Sunday, May 19, 2013
Covering Dallas, Monmouth, Independence, Falls City and surrounding areas since 1868
Central School District anticipates a $500,000 to $750,000 revenue shortfall for the 2013-14 biennium, which is leading to a self-examination on long-term budget balancing.
February 12, 2013
MONMOUTH/INDEPENDENCE -- Central School District's budget process for 2013-14 won't begin in earnest for another two months.
Recently presented concepts -- some already unpopular -- on how to reorganize the district for sustained financial health will give school leaders and parents plenty to chew on until then.
Closing Henry Hill Elementary School and repurposing the building, schools with shared principals and administrative cuts via attrition were all ideas put forth last week.
Emphasis on the word "ideas," Superintendent Buzz Brazeau said, adding no decisions on any of the options have been made or even thoroughly vetted.
The district anticipates a revenue shortfall of $500,000 to $750,000 for 2013-14 based on the $6.15 billion for K-12 education during the next biennium recommended by Gov. John Kitzhaber.
"Nothing is off the table," said Central School Board President Traci Hamilton. "We're going to have to be creative going forward."
Brazeau said the district is doing a self-examination on how to break the dependence on one-time financial fixes to balance a budget, be it federal aid, spending down contingency funds or emergency layoffs.
That's been a reality for many schools during the last decade, he said.
"We can't afford to continue to do that, because you have to revisit it every year," Brazeau said. "We're trying to get out of that mentality."
One of the ideas Central staff has put forth for discussion is "rightsizing" local elementary schools.
Brazeau said visits to McMinnville School District show that there can be efficiencies and greater educational balance among buildings by having fewer schools with enrollments of 400 or greater than multiple schools with substantially lower enrollment.
The district's three other elementary schools have capacity for almost 500. Henry Hill, which has 267 students -- 22 are kindergartners -- does not.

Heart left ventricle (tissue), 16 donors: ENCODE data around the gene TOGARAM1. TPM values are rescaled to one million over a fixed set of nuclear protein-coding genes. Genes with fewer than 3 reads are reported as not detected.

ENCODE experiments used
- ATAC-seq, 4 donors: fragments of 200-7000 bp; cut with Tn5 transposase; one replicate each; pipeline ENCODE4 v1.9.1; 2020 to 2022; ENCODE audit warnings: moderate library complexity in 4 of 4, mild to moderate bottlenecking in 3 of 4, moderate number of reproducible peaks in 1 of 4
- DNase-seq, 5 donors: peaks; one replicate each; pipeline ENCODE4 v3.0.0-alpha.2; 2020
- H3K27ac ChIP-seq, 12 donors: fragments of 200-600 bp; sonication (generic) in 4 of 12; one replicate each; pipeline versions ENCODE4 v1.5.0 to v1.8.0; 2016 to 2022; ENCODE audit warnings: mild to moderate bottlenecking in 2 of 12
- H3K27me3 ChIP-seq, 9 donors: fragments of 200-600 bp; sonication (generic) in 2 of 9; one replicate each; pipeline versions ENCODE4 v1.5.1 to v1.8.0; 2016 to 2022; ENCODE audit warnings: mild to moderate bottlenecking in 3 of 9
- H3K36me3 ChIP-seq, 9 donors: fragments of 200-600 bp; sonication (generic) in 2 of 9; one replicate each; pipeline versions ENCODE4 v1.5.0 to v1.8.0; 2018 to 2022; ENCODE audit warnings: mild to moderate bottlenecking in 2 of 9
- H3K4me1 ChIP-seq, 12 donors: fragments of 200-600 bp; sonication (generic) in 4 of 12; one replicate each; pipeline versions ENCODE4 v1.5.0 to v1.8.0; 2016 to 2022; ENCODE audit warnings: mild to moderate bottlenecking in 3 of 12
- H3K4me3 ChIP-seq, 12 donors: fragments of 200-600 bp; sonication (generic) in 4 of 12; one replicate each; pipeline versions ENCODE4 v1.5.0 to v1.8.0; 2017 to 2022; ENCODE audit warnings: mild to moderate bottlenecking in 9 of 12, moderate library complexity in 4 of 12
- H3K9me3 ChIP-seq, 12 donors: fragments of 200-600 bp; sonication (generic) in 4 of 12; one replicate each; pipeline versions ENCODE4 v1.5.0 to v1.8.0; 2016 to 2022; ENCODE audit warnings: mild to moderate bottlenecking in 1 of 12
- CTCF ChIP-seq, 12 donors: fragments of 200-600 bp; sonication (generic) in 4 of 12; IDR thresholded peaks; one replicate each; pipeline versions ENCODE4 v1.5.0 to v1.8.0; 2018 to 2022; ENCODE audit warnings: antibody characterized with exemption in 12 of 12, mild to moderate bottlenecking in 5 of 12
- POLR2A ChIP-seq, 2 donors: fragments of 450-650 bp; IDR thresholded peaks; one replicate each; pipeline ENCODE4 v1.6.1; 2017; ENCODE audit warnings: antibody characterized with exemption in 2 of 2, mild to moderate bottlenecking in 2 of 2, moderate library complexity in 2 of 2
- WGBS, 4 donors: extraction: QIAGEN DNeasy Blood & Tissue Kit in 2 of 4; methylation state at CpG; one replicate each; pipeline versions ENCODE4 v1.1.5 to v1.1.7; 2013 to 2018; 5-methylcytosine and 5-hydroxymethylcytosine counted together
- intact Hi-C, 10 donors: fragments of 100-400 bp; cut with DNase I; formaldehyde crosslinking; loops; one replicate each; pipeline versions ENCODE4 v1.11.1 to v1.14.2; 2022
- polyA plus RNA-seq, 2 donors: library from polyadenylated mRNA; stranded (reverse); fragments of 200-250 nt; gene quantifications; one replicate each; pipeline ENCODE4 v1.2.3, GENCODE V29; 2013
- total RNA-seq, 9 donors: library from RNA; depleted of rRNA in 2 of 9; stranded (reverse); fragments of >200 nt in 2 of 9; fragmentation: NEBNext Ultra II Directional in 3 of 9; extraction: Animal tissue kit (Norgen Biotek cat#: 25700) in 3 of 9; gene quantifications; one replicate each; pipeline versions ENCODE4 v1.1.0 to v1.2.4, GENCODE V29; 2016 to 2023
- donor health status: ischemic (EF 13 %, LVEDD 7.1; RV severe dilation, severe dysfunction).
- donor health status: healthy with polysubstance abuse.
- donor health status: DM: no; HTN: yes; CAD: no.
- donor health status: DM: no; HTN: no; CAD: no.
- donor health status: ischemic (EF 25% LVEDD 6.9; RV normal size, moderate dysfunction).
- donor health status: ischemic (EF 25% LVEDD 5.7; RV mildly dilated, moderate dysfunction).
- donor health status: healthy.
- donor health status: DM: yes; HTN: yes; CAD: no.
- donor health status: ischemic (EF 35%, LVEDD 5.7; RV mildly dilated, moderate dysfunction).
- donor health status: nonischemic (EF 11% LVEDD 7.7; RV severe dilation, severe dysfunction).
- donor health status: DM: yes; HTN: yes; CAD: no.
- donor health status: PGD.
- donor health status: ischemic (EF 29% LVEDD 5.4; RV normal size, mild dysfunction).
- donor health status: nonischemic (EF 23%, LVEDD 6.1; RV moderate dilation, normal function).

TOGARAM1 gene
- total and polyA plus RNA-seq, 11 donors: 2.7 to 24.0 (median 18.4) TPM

If "rightsizing" happened, Henry Hill would be utilized as the main district office and serve as a community center and site for special programs. Students would be sent to the district's other buildings.
By streamlining administration and support personnel, savings from the move could total $500,000.
Reorganizing the schools might affect numbers of certain types of teachers, but not the overall teaching staff total, Brazeau said.
"There would have to be adjustments, but that would fall into the area of retirements that have already been announced," Brazeau said. "I don't think it would change the number of teachers in the district significantly."
Central will have three principals -- at the high school and two elementary schools -- retire in June. An idea is to leave some or all of those positions vacant; if a Henry Hill repurposing didn't happen, shared administration among multiple buildings was a possibility.
Other proposals included Brazeau serving as superintendent and Central High principal for a "very small" stipend as opposed to filling the principal position -- salary and benefits for which amount to about $100,000.
Cutting days -- each saves the district about $78,000 -- and staff were also options, though both should be last ditch moves, not the first line of reductions, Brazeau said.
The notion of closing Henry Hill has already raised the ire of some parents.
"It's your family, you know all of the teachers, we walk our kids to school," said Amy Chavez, who's had four children attend the school.
Chavez said a meeting she and about 40 other parents attended about Henry Hill's forthcoming carnival turned into a tense forum on the proposal.
"A lot of people were crying and there was nobody there who said they wanted this to happen," Chavez said. "What I'm worried about is that no matter what the families say or do, the (district) will do whatever they want."
* For more information on the concepts Central School District is exploring regarding its long-term financial health and upcoming meetings, visit www.central.k12.or.us/ or call 503-838-0030.